I write.  Things I haven’t yet told my wife get posted online for anyone in the world to read. Anyone in the world, including my mom and my ex-wife and my ex-partner.  That’s a varied audience.

I talk.  Sometimes. One of the things I value more than anything in this world is going for coffee with my wife, at least once a week.  We have one or two favourite places.  We sip Americanos.  And I actually talk.  Things that have accumulated throughout the week come out.  And speaking those words, to her, over coffee, always feels good.

I’ve always known how important, reading, running, and writing are in my life.  I knew it instinctively.  I felt it in my marrow.  But I’ve increasingly also come to understand that it is when I read, run, write, and sometimes talk, that I shine light on darkness.  Far from burying things deep, I actually deal with them head on.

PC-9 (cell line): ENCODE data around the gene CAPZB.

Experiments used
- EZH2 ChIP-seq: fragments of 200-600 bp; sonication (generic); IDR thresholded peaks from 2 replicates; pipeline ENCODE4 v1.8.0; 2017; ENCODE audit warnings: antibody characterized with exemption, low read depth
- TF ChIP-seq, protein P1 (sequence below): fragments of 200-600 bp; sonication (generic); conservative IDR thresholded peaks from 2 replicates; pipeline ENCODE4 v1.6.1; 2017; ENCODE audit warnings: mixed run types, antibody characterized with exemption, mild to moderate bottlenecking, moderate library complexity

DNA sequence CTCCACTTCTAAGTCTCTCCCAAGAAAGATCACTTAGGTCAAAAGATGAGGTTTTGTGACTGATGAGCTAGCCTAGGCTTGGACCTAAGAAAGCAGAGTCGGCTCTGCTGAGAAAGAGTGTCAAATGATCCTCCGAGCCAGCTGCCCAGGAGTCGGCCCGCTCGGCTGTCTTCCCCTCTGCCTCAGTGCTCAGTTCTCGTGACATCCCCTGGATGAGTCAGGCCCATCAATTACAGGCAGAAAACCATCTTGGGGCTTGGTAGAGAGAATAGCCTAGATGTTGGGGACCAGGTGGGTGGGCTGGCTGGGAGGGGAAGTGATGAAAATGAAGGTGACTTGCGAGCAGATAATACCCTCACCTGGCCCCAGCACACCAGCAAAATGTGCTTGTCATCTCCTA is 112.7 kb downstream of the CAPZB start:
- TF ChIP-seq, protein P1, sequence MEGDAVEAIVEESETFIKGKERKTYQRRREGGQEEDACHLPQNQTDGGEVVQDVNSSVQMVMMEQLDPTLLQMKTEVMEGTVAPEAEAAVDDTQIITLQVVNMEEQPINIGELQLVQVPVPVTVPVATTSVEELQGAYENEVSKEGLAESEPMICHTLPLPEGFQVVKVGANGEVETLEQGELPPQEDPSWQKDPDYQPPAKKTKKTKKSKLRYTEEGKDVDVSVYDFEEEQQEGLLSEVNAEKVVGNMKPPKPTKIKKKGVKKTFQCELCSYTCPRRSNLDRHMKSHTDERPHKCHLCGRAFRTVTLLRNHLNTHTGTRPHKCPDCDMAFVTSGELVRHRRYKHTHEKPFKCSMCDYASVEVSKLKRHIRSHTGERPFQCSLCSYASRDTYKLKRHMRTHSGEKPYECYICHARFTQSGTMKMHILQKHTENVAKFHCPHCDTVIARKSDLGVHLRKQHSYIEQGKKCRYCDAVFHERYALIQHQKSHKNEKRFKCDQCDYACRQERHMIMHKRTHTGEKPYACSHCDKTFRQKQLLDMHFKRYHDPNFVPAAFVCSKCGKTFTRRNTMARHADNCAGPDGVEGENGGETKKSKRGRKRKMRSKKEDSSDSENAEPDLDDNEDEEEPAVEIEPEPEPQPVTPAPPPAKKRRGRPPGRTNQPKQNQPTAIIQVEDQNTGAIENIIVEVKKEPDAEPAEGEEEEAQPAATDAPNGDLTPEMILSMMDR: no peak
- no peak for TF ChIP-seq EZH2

Postscript

I thought about some of these things last Sunday as I ran with good friends as part of the Wounded Warriors one day run from Sooke to Sidney on Vancouver Island.  This year’s team is gearing up for their 600-kilometer run from the north island to Victoria later this month.  (As a former member of the team, I was privileged to be able to join them for the one day run).  The funds they raise help first responders and veterans going through difficult times.  Those funds also help their spouses and children.  If you’re so inclined, you can visit Home – Wounded Warrior Run BC (akaraisin.com) to learn more, and perhaps even donate.

Thank you.

Daryl

That Darkness

A child was killed in a tragic accident not far from our home last week.

I heard sirens that night.

The boy wasn’t yet a teenager. 

A life ended.

Parents shattered.